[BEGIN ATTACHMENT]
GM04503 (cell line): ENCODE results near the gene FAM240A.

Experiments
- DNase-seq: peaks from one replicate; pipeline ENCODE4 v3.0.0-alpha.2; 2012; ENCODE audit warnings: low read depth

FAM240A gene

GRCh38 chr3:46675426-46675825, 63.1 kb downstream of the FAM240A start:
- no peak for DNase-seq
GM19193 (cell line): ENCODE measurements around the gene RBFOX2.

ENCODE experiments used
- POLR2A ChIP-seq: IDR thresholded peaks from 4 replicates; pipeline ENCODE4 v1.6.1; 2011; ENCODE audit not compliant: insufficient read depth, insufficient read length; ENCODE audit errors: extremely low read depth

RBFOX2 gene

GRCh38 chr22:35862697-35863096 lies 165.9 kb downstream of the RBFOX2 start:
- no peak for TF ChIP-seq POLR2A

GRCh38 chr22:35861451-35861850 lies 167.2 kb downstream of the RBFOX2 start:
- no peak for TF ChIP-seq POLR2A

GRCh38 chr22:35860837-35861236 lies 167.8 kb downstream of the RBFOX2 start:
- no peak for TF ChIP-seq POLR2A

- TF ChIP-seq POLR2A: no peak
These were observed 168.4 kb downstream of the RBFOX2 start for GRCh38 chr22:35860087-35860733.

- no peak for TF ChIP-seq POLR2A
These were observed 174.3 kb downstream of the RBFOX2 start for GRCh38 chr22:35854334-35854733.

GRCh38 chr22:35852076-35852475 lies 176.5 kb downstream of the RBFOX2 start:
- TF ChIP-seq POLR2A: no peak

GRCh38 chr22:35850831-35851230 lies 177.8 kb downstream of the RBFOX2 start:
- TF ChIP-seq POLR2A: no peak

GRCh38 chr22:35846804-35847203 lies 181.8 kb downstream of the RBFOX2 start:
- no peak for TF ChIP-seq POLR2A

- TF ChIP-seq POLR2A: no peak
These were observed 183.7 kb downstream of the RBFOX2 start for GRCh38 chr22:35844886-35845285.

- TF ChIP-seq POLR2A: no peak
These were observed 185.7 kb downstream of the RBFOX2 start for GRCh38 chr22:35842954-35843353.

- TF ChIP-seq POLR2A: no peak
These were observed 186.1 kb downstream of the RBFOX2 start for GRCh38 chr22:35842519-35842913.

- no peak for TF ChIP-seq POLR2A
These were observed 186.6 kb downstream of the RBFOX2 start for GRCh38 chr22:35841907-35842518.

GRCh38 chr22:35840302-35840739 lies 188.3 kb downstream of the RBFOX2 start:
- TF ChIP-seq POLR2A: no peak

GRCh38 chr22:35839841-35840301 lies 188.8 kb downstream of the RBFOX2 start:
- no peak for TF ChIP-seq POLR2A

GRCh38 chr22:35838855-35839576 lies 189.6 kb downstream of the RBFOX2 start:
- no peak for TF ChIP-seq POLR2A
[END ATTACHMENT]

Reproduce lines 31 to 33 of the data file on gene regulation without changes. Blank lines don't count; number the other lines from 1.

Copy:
- TF ChIP-seq POLR2A: no peak
These were observed 186.1 kb downstream of the RBFOX2 start for GRCh38 chr22:35842519-35842913.

- no peak for TF ChIP-seq POLR2A